A 90-year-old woman, rapidly losing her memory and knowing that sooner or later her life will be over, returns to the Manitoba farmhouse she grew up in to try and make peace with her dysfunctional family.
19 year old Brooklyn boy Mike tries to balance a scholarship to NYU and his sophisticated Italian neighborhood roots, as well as a eager-to-marry girlfriend, a proud father and a less lawful transport job. After a Tim McLoughlin's novel.
Twelve year old Ryan Billings has been diagnosed with an acute fear of the dark. He spends each night lying awake in torment, waiting and watching as the evil in the darkness grows stronger... See full summary »
A comedy about an exceptionally dysfunctional acting class. Playing unsuspecting college students Holder and Hennessy set off to find the most influential acting teacher of the decade and ... See full summary »
Artist Stuart Anderson keeps moving all over the States, to inspire his painting pallet, with his wife and offspring. In 1954, they arrive in a rural town, where the kids Robert, Megan and Tamara soon feel really at home, although the previous owners moved out after their academically gifted son died from leukemia. Tamara (15) tastes of Chrustian faith and love with neighbor farm-boy Rusty Murphy. Then their ma is institutionalized with advanced tuberculosis, so people are scared to visit the 'cursed' house. Written by
I don't usually like to see movies while they're still in theaters because of high ticket prices but I saw a poster for Some Things That Stay and I thought, "that young actress looks intelligent and mysterious, not like the usual blonde teenybopper BS". So I decided to take the plunge and see this movie on it's opening night.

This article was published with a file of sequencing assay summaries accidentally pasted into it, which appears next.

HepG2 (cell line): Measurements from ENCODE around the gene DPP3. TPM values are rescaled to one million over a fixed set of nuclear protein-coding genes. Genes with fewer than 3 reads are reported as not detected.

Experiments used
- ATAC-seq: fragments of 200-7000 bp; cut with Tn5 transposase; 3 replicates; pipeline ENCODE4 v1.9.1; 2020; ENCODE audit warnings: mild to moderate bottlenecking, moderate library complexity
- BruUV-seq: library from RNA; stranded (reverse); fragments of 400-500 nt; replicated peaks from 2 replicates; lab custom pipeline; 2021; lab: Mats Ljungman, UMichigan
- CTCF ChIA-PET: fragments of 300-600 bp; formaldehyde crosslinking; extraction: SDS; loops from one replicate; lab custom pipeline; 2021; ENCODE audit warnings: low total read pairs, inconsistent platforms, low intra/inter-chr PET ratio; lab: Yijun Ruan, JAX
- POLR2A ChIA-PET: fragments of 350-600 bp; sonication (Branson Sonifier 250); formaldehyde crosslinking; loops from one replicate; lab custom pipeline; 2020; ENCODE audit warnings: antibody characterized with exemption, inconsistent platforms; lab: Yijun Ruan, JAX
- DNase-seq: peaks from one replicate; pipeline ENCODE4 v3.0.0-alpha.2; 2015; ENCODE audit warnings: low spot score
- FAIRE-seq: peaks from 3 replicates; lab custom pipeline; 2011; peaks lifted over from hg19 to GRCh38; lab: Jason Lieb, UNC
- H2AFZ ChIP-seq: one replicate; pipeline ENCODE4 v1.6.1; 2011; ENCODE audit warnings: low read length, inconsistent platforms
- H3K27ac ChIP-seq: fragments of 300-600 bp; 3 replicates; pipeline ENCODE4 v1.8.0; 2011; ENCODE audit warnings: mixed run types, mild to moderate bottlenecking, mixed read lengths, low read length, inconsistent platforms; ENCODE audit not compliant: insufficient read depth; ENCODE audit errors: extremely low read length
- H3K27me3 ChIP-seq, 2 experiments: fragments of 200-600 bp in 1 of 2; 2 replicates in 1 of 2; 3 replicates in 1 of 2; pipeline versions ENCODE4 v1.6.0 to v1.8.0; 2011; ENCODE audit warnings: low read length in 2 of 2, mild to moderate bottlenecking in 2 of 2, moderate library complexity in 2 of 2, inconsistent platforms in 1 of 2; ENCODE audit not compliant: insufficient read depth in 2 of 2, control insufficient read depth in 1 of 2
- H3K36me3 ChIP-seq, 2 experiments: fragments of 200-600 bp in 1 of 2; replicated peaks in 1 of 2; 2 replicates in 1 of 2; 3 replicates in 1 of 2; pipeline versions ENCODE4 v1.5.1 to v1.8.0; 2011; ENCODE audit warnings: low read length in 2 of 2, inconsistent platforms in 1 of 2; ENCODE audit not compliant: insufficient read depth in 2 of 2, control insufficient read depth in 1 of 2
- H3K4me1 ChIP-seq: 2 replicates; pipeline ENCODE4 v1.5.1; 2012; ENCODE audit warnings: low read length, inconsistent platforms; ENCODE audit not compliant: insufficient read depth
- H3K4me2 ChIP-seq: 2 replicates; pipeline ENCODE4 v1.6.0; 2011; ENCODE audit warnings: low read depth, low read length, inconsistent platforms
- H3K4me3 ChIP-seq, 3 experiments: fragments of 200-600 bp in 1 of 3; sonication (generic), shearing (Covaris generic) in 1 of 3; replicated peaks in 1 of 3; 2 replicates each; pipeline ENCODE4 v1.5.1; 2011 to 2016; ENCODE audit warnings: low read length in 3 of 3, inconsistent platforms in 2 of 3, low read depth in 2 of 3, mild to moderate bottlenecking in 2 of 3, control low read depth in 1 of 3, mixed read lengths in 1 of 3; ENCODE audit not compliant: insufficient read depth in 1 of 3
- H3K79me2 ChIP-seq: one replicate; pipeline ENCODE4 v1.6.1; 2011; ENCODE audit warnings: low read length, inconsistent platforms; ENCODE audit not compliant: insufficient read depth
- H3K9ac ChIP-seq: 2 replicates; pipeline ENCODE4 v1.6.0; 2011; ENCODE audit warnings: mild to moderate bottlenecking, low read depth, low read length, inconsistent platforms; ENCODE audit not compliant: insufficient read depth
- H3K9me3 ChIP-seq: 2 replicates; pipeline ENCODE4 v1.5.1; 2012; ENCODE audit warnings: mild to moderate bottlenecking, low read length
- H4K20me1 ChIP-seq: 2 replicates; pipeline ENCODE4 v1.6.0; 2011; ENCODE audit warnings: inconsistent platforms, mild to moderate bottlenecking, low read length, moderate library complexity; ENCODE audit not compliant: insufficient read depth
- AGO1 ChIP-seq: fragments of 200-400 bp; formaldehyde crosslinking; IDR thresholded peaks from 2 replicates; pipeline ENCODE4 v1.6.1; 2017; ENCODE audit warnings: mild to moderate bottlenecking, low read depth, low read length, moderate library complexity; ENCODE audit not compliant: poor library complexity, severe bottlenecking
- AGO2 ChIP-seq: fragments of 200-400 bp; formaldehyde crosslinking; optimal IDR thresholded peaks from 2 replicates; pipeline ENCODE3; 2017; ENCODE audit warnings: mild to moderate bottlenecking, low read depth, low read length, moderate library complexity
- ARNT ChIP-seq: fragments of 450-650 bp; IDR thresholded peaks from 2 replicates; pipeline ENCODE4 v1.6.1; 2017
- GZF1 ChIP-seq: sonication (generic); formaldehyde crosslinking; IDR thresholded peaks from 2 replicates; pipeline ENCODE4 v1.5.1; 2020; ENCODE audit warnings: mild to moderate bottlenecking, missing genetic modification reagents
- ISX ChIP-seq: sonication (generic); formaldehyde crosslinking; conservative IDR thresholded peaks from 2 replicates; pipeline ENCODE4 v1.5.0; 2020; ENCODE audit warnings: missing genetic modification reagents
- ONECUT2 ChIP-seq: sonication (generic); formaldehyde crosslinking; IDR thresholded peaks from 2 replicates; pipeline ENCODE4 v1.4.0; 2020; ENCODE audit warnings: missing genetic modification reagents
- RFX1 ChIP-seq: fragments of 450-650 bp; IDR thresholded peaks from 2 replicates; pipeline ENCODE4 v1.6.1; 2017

I must tell you, I was happily surprised. I went to this film with no expectations. I didn't really know what it would be about, but the raw emotion and honest teenage experiences expressed by Katie Boland left me feeling rather satisfied with my decision. Alberta Watson also did a fantastic job as the role of Tamara's disease-stricken mother and I must also add that I was quite impressed with the comedic stylings of Megan Park as Tamara's friend Brenda.
The film was wonderfully directed by Gail Harvey, and pulled together in the kind of kitschy 50's way that leaves you feeling warm and happy, even if the storyline tended not to be so uplifting. I also thought that the film was well-shot, many beautiful images of a 1950's countryside will remain in my mind for weeks to come.
This film as a whole was quirky and great. I found it to be unpredictable and although the story ends in a somewhat open-ended way, I was still left satisfied. Whether you are looking for a fun, yet powerful coming-of-age story, or simply want to reminisce about life in the 1950's, I guarantee this film is for you. Even if you have no expectations, it is still quite likely that you will be most impressed. Give this one a shot!
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